Who among us isn’t depressingly familiar with the constant tug of war between putting off tasks that require focus, and, like a moth to a flame, being drawn to distraction?
Sometimes we blame ourselves, cursing our tendency to procrastinate. But we should give ourselves a break. We’re living in an unprecedented age where billions of dollars have been made by machines designed to tempt us away from doing what we had planned to do.
These thoughts are hardly new. But something happened recently, which — ironically — has captured no small amount of attention and provided me with a glimmer of hope that the internet that has rewired our minds could also be used to untangle them.
What a breath of fresh air it has been to see the BBC’s Ros Atkins find such fame with his explainers.
The format — presenter-led videos typically lasting around 5-10 minutes — seems quite obvious in retrospect, but I understand convincing BBC higher ups it would be a winning strategy wasn’t easy. The long accepted view on online video is that it had to be short and simple if it was to become shareable. Atkins has thrown that thesis out of the window.
It’s been an hallelujah moment for broadcast journalism. Why? Because its success is built on solid foundations of great journalism, with little-to-no compromise in the name of clicks or fallacies about attention spans. It relies on good research, sharp scripting, quality material, trusted data and incisive analysis. In one place. And viewers, against what felt like an irreversible trend, absolutely love it.
But is it scalable?
Atkins is a stand-out personality at the BBC and in broadcast news in general. He is, I’m sure he won’t mind me saying, a colossal news nerd. Throughout his career he has pushed new formats into the most rigid of places, such as the BBC World Service with “World Have Your Say”, and later on BBC World TV with Outside Source*.
He’s done this with an entrepreneurial streak not typical among news anchors. Back when Atkins was getting ready to launch Outside Source, they ran a number of pilots. The “gimmick”, if it’s not too harsh, would be a big interactive screen that Atkins could use to bring up material — statements, tweets, pictures — and also cue in reporters.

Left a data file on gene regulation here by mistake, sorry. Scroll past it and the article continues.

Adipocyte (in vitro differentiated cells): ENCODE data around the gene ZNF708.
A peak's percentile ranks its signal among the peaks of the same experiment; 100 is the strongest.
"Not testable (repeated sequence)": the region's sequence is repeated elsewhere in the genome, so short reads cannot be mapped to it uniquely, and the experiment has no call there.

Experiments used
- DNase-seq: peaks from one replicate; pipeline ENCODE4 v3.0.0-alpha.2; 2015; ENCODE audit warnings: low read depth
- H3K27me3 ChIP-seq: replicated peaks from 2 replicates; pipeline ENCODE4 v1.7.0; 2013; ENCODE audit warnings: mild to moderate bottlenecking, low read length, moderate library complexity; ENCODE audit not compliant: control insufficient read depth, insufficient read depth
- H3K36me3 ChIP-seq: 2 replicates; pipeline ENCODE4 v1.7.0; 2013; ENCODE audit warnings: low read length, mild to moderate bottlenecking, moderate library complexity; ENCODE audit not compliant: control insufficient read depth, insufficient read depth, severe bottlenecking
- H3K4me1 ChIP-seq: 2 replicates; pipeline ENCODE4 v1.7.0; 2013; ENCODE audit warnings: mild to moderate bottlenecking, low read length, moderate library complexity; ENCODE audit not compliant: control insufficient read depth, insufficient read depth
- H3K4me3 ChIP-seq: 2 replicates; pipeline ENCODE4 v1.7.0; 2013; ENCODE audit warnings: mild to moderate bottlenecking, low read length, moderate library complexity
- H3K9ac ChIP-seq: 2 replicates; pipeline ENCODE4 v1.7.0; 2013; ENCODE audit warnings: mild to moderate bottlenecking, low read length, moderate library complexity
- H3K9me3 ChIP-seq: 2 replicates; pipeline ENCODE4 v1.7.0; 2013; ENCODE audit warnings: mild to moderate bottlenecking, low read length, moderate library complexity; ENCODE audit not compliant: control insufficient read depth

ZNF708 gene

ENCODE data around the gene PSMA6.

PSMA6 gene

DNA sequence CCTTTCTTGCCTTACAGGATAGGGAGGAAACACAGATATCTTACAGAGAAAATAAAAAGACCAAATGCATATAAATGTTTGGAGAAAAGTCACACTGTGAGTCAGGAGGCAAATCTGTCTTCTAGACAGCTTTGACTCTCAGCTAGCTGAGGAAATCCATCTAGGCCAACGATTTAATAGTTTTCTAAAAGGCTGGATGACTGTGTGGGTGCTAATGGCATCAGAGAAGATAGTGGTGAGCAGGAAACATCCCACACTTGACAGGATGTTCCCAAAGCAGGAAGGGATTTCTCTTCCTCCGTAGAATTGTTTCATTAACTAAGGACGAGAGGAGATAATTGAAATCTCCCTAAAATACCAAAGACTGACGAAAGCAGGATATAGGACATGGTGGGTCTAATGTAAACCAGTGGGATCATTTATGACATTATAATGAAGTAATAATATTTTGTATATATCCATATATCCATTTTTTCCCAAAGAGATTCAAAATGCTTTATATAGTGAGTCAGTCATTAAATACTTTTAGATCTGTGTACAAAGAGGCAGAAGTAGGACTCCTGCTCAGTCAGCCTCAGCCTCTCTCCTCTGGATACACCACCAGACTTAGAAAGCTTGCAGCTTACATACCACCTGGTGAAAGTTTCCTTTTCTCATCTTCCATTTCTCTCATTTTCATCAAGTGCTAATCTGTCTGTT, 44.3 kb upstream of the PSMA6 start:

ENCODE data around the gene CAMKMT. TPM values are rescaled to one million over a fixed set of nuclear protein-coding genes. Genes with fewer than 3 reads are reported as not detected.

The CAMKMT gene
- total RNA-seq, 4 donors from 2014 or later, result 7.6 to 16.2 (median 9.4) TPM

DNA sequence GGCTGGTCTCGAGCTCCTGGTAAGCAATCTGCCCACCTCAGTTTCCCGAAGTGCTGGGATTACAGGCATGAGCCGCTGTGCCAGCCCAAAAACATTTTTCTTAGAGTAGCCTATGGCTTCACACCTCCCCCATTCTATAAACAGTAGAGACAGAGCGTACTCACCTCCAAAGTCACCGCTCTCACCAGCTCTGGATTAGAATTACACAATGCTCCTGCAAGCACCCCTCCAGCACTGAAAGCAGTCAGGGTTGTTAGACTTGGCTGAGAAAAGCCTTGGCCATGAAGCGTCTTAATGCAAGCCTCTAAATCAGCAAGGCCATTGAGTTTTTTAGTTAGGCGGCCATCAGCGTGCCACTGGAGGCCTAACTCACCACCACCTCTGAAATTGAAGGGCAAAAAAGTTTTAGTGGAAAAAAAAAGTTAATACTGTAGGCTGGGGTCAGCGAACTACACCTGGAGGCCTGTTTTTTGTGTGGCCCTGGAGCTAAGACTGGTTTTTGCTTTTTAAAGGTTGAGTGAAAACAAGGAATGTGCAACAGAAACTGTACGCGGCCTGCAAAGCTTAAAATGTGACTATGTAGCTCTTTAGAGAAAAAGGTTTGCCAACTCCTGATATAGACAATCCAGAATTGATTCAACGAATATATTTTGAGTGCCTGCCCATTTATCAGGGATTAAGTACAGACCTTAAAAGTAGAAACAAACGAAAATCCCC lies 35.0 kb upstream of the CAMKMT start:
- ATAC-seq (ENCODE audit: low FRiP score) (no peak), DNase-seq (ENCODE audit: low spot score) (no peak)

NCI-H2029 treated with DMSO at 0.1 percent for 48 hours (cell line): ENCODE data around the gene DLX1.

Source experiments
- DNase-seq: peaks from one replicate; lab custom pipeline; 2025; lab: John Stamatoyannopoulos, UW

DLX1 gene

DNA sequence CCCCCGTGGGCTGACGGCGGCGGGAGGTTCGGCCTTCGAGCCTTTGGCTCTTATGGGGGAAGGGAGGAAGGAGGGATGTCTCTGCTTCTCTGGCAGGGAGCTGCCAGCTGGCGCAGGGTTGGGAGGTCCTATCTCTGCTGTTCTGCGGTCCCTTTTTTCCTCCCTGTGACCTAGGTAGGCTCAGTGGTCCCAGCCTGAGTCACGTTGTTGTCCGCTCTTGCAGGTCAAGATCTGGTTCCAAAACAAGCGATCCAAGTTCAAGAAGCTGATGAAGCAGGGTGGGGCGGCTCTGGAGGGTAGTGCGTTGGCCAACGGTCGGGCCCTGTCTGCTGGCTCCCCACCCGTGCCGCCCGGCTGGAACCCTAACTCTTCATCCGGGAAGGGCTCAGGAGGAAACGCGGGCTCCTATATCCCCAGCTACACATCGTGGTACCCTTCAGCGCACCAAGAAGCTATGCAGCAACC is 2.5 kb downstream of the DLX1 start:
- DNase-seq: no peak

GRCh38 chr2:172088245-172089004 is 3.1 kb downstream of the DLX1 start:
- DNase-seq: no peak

I was part of one of those pilot shows, an in-studio reporter. It wasn’t long before it became obvious that, when Atkins pressed the screen, it sometimes wouldn’t react. A harder tap followed, sometimes two. After the show, I asked if they were fixing that. “I don’t mind it,” Atkins said. “It means viewers know I’m the one actually controlling it. It makes it more credible.”
He was right. Viewers would tweet with the same observation. That instinctive understanding of a viewer’s mind is critical to the success of his explainers. And so, in that sense, Atkins is uniquely talented. But that doesn’t mean he can’t be emulated.
True to his nature, Atkins is only too wiling to help others do that. On a recent podcast, he was interviewed by Nick Bryant, a former BBC correspondent I was lucky enough to work with briefly in Washington. Like Atkins, Bryant is a nerd of his craft — particularly when it comes to the shape of words and phrases, the pictures that should be chosen — the “rhythm” of the news.
During the podcast, which I’d urge you to listen to, Atkins laid out what I think form the beginnings of what we might call the Rules of Assertive Impartiality. Or: how to scale Ros Atkins.
Assertive Impartiality is the principle that underpins the success of the Atkins explainers. It is a snappy, evidence-based, cut-the-bullshit approach to broadcasting. Done well, it commands almost instant respect. The key is to let the material do the work, with unflinching transparency.
Here are the rules (so far):
— Rule 1: Offer fast-turnaround depth. Journalists are news obsessives. Normal people, for the most part, are not. It’s why many people say they don’t “follow the news”, indicating the feeling that it’s something that needs to be kept up with, like a soap opera, or household chores.
Assertive Impartiality requires bringing your audience up to speed at the point when they need it most: when the headlines are screaming about the biggest latest development in a major story. Doing so lays the groundwork to explain the latest information with credibility. For viewers, “how we got here” is every bit as important as “and here’s what happened today”. Often, in TV broadcasting, the former is reduced to a sentence at best, sacrificed in aid of the latter.
“Provide depth, but what I call fast-turnaround depth,” Atkins says. “Just at the moment when the story is peaking, here you go — here’s a full distillation of all the different developments that we think are important to you.”
— Rule 2: Create a judgement-free zone. Viewers are more than smart enough to make their own conclusions when presented with the necessary information. What is less needed, Atkins says, is reporters that say things like a politician has “had a bad day”. The details of his or her day should be ample to get that across (and if it isn’t, the reporter, if wanting to achieve Assertive Impartiality, should probably not have said it in the first place).